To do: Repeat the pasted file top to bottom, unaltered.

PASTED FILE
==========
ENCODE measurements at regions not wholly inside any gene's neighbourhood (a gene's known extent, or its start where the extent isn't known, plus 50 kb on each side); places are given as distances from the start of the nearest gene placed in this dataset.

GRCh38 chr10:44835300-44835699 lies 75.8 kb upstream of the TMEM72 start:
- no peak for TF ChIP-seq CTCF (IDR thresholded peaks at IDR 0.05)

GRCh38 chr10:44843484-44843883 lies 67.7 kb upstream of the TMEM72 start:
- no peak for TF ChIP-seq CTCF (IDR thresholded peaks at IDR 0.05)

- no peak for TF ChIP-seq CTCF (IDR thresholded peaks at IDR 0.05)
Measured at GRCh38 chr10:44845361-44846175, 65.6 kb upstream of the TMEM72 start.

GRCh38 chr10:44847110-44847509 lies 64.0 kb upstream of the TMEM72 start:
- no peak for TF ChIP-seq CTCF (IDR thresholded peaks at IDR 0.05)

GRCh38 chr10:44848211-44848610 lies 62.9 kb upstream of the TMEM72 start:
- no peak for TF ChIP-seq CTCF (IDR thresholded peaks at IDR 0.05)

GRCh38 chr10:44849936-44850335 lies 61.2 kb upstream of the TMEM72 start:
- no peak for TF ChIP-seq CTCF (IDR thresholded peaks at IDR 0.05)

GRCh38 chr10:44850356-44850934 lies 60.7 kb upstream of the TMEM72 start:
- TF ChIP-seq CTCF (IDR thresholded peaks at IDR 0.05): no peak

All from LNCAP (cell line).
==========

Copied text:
ENCODE measurements at regions not wholly inside any gene's neighbourhood (a gene's known extent, or its start where the extent isn't known, plus 50 kb on each side); places are given as distances from the start of the nearest gene placed in this dataset.

GRCh38 chr10:44835300-44835699 lies 75.8 kb upstream of the TMEM72 start:
- no peak for TF ChIP-seq CTCF (IDR thresholded peaks at IDR 0.05)

GRCh38 chr10:44843484-44843883 lies 67.7 kb upstream of the TMEM72 start:
- no peak for TF ChIP-seq CTCF (IDR thresholded peaks at IDR 0.05)

- no peak for TF ChIP-seq CTCF (IDR thresholded peaks at IDR 0.05)
Measured at GRCh38 chr10:44845361-44846175, 65.6 kb upstream of the TMEM72 start.

GRCh38 chr10:44847110-44847509 lies 64.0 kb upstream of the TMEM72 start:
- no peak for TF ChIP-seq CTCF (IDR thresholded peaks at IDR 0.05)

GRCh38 chr10:44848211-44848610 lies 62.9 kb upstream of the TMEM72 start:
- no peak for TF ChIP-seq CTCF (IDR thresholded peaks at IDR 0.05)

GRCh38 chr10:44849936-44850335 lies 61.2 kb upstream of the TMEM72 start:
- no peak for TF ChIP-seq CTCF (IDR thresholded peaks at IDR 0.05)

GRCh38 chr10:44850356-44850934 lies 60.7 kb upstream of the TMEM72 start:
- TF ChIP-seq CTCF (IDR thresholded peaks at IDR 0.05): no peak

All from LNCAP (cell line).